Levander of Rolls-Royce said the transition will happen gradually as computers increase their role in navigation and operations. Container ships and dry-bulk carriers will probably be the first to forgo crews, he said. Tankers hauling hazardous materials such as oil and liquefied natural gas will probably remain manned longer because of the perception that having people on board is safer, he said.

Redundant Systems

Crews will offer no safety advantage after ships evolve equipment for remote control, preventive maintenance and emergency back-ups, Levander said. Unmanned ships will need constant and comprehensive computer monitoring to anticipate failures in advance and “redundant” systems to kick in, similar to those on airplanes, he said.

The computers would also be constantly analyzing operations data to improve efficiency and save money, he said. Cameras and sensors can already detect obstacles in the water better than the human eye.

“It’s a given that the remote-controlled ship must be as safe as today,” Levander said. “But we actually think it can be even much safer than today.”

Human error causes most maritime accidents, often relating to fatigue, according to Allianz Global Corporate & Specialty AG. Total losses are declining, with 106 in 2012, 24 percent below the 10-year average, according to the most recent data from the unit of the Munich-based insurer.

Repatriating Sailors

Unmanned ships would also reduce risks such as piracy, since there would be no hostages to capture, Levander said. It would also eliminate liability for repatriating sailors when owners run out of money or abandon crews, which has stranded at least 2,379 people in the past decade.

Drone ships would become vulnerable to a different kind of hijacking: from computer hackers. While the technology may never be fully secure, it needs to be so difficult to break that it’s not worth the effort, according to Levander.

Unmanned ships would still require captains to operate them remotely and people to repair and unload them in port. These workers would have better quality of life compared with working at sea, Levander said.

Academic Debate

Currently the debate is more academic than operational, said Peter Sand, an analyst at the Bagsvaerd, Denmark-based Baltic and International Maritime Council, whose members control about 65 percent of the global fleet. None of them have raised the question of drone ships with the trade group, he said.
Levander is accustomed to chilly receptions. When he broached the subject at an industry conference in London last May, the audience audibly scoffed, and other speakers on Levander’s panel dismissed the idea.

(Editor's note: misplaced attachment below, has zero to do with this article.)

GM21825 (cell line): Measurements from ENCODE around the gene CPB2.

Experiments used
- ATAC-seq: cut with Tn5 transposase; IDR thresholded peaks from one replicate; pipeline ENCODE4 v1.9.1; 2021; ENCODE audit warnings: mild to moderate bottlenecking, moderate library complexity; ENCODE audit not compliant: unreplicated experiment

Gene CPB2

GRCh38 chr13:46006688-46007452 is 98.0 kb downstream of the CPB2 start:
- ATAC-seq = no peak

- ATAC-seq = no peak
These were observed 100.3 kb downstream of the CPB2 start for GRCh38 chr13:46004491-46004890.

“If everybody in the industry would say, ‘Yes, this is the way to go,’ then we are too late,” Levander said. “I expect ship owners to be conservative, but it will change.”
To contact the reporter on this story: Isaac Arnsdorf in New York at
To contact the editor responsible for this story: Millie Munshi at

Saturday, February 22, 2014

Cuban windsurfer rescued after four days at sea by U.S. Coast Guard

WSVN-TV - 7NEWS Miam Ft. Lauderdale News, Weather, Deco

More complete article:

Cuban windsurfer rescued after four days at sea by U.S. Coast Guard;_ylt=AwrBJSDw0AhTgXUAMcDQtDMD

By David Adams

MIAMI (Reuters) - A Cuban man who attempted to windsurf across the Florida Straits to the United States was rescued on Friday after four days at sea, the U.S. Coast Guard said.

The man was one of three who left the communist-ruled Caribbean island on Tuesday, only one of whom reached Florida unassisted.

Under the "wet foot/dry foot" policy of the Cuban Adjustment Act, Cuban migrants who make it onto United States soil are allowed to remain while those intercepted at sea are returned to their home or a third country.

On Friday afternoon, the man was spotted by a boater on the Marquesas Keys, an outcrop of small, uninhabited islands about 20 miles west of Key West, according to U.S. Coast Guard spokesman Peter Bermont.

"He was unable to move himself and the officers had to use his surfboard to carry him," Bermont said.

Many Cubans have died trying to cross the Florida Straits separating the southeast coast of Florida from Cuba and known for its sharks, difficult currents and sudden squalls.

The windsurfer who completed the crossing, identified as Henry Vergara Negrin, 24, said he left Jibacoa, Cuba, near Havana at 9 a.m. Tuesday with two companions on separate boards, according to a report by the Key West, Florida, police.

Negrin is the first reported Cuban windsurfer to make the treacherous crossing in two decades. Half a dozen windsurfer attempts were documented during the 1990s, including Lester Moreno Perez who in March 1990 attempted the crossing aged only 17, and was rescued by a freighter 30 miles from Key West.

Negrin took 9-1/2 hours to make it ashore at Key West's luxury Reach Resort. A hotel spokeswoman said guests and a bartender helped him.

Negrin told police his companions' sails went down and he lost sight of them four hours into the journey. He said he knew his companions only as Amando, 28, and Dwarta, 23. Dwarta was found disoriented and drifting Thursday morning about seven miles south of the Florida Keys, the Coast Guard said.

(Editing by Grant McCool).

Tuesday, February 18, 2014

Company plans to beam free Wi-fi to every person on Earth from space

Forget the Internet - soon there will be the OUTERNET: Company plans to beam free Wi-fi to every person on Earth from space

  • An ambitious project known as Outernet is aiming to launch hundreds of miniature satellites into low Earth orbit by June 2015
  • Each satellite will broadcast the Internet to phones and computers giving billions of people across the globe free online access
  • Citizens of countries like China and North Korea that have censored online activity could be given free and unrestricted cyberspace